The $58.8 million request in FY 2008 is a slight increase and includes funding for labor cost increases due to cost of living raises and inflationary costs for non-pay activities. Funding requested will be used to: 1) develop, evaluate, and direct implementation of Reclamation-wide policy, rules, and regulations, including actions under the Government Performance and Results Act, and implement the President’s Management Agenda; and 2) manage and perform functions that are not properly chargeable to specific projects or program activities covered by separate funding authority.
Central Valley Project Restoration Fund
This fund was established by the Central Valley Project Improvement Act, Title XXXIV of P.L. 102-575, October 30, 1992. The request of $51.6 million is expected to be offset by discretionary receipts totaling $51.3 million, which is the maximum amount that can be collected from project beneficiaries under provisions of Section 3407(d) of the Act. The discretionary receipts are adjusted on an annual basis to maintain payments totaling $30.0 million (October 1992 price levels) on a three-year rolling average basis. The request of $51.6 million was reduced by $7.5 million (i.e., would have been $59.1 million) due to a legislative proposal, which redirects $7.5 million collected from the Central Valley Project Friant Division water users to the new San Joaquin River Restoration Fund for FY 2008. These funds will be used for habitat restoration, improvement and acquisition, and other fish and wildlife restoration activities in the Central Valley Project area of California.
San Joaquin River Restoration Fund Proposed Legislation
The 2008 budget also reflects the settlement of NRDC v. Rodgers. The Administration will submit authorizing legislation, the San Joaquin River Restoration Settlement Act, which includes a provision to establish the San Joaquin River Restoration Fund. Under the settlement, the legislation proposes to redirect approximately $17.3 million per year of payments from the Central Valley Project, Friant Division water users into the Fund which would be available without further appropriations to implement the provisions of the settlement. Previously, $7.5 million of these funds went into the Central Valley Project Restoration Fund.
California Bay-Delta Restoration Fund (CALFED)
Title I of P.L. 108-361, titled the Calfed Bay-Delta Authorization Act, was signed by the President on October 25, 2004. The Act authorized $389 million in Federal appropriations over the period of FY 2005 through FY 2010. For FY 2008, $31.8 million is requested to enable Reclamation to advance its commitments under the CALFED Record of Decision and with a focus towards implementation of priority activities included in the Calfed Bay-Delta Authorization Act that will contribute to resolving water resource conflicts in the CALFED solution area. Funds will specifically be used for the environmental water account, feasibility studies of projects to increase surface storage and improve water conveyance in the Delta, conduct critical science activities, implementation of projects to improve Delta water quality, ecosystem enhancements, and program planning and management activities.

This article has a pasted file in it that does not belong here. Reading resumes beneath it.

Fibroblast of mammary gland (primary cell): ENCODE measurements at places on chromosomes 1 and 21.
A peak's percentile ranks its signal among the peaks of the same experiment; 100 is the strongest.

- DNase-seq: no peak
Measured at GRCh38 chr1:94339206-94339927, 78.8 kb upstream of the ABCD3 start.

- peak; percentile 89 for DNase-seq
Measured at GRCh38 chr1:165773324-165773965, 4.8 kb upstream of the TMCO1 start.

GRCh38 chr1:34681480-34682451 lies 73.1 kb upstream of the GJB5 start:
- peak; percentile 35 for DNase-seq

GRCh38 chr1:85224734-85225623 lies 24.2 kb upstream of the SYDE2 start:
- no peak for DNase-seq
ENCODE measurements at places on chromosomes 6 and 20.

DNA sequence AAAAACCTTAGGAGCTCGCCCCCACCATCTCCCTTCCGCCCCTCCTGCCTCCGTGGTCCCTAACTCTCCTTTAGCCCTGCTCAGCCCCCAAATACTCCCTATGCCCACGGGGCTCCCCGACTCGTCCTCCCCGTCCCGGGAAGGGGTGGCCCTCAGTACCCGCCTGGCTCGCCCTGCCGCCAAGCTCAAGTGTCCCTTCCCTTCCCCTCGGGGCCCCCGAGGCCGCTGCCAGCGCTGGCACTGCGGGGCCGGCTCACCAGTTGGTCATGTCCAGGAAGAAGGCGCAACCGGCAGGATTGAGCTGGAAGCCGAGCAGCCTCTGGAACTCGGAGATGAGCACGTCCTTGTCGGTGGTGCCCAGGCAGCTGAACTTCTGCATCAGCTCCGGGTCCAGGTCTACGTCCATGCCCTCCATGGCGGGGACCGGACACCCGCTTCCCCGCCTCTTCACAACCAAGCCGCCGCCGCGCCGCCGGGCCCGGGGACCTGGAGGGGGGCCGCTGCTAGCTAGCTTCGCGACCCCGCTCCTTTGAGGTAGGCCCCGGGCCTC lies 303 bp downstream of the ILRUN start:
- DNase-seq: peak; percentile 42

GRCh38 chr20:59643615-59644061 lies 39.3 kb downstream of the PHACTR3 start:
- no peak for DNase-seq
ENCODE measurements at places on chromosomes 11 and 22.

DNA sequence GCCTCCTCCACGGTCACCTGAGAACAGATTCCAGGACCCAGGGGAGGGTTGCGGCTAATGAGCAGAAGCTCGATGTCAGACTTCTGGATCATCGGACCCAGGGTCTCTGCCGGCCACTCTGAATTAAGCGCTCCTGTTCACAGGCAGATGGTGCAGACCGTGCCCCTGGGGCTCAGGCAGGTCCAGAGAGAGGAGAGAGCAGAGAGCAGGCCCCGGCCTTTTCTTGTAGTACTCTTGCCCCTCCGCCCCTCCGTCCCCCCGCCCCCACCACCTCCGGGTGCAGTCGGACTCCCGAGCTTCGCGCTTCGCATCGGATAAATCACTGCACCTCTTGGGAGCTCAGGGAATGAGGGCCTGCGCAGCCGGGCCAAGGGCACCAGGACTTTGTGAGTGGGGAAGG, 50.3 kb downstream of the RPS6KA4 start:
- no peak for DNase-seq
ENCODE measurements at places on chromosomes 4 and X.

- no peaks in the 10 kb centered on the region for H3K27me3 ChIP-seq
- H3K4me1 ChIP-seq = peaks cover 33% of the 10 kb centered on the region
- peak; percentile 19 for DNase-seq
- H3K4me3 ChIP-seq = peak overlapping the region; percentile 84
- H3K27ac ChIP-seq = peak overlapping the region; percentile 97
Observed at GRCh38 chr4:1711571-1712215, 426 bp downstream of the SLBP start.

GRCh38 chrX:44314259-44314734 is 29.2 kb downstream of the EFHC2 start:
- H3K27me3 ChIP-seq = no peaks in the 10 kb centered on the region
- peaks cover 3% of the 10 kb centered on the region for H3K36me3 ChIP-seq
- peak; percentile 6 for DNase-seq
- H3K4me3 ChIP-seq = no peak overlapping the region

FY 2008 Planned Activities
Reclamation’s FY 2008 priority goals are directly related to continually fulfilling our progress in water and power contracts while balancing a range of competing water demands. Reclamation will continue to deliver water consistent with applicable State and Federal law, in an environmentally responsible and cost-efficient manner. Reclamation will strive to deliver 28 million acre-feet of water to meet contractual obligations while addressing other resource needs (for example, fish and wildlife habitat, environmental enhancement, recreation, and Native American trust responsibilities). Reclamation will work to maintain our dams and associated facilities in fair to good condition to ensure the reliable delivery of water. Reclamation will strive to meet or beat the industry forced outage average to ensure reliable delivery of power. Reclamation will reduce salinity by preventing an additional 18,500 tons of salt from entering the water ways.
Moreover, the FY 2008 budget request demonstrates Reclamation’s commitment in meeting the water and power needs of the West in a fiscally responsible manner. This budget continues Reclamation’s emphasis on delivering and managing those valuable public resources. Reclamation is committed to working with its customers, States, Tribes, and other stakeholders to find ways to balance and provide for the mix of water resource needs in 2008 and beyond.
Reclamation continues to make significant advancements in its quest for management excellence. Reclamation's Managing for Excellence Action Plan reflects specific actions to realize the underlying principles of the President's Management Agenda. The National Academy of Sciences, at Reclamation's request, completed and published its study in 2006 to assist Reclamation in determining the appropriate organizational, management, and resource configurations to meet its construction and related infrastructure management responsibilities associated with fulfilling its core mission of delivering water and power for the 21st century.
The Managing for Excellence action plan, developed in response to the Academy's report, outlines a process and timeframe for identifying and addressing the specific actions that can be taken to increase transparency, efficiency, and accountability within Reclamation. As of the end of January 2007, Reclamation has completed approximately 50 percent of the 41 action items identified. Although the philosophy of Managing for Excellence will continue into the future, the Managing for Excellence Action Plan will conclude after December 2007 and implementation will continue as part of Reclamation's normal business.
Madam Chairwoman and Ranking Member McMorris Rodgers, please allow me to express my sincere appreciation for the continued support that this Committee has provided Reclamation. This completes my statement. I would be happy to answer any questions that you may have at this time.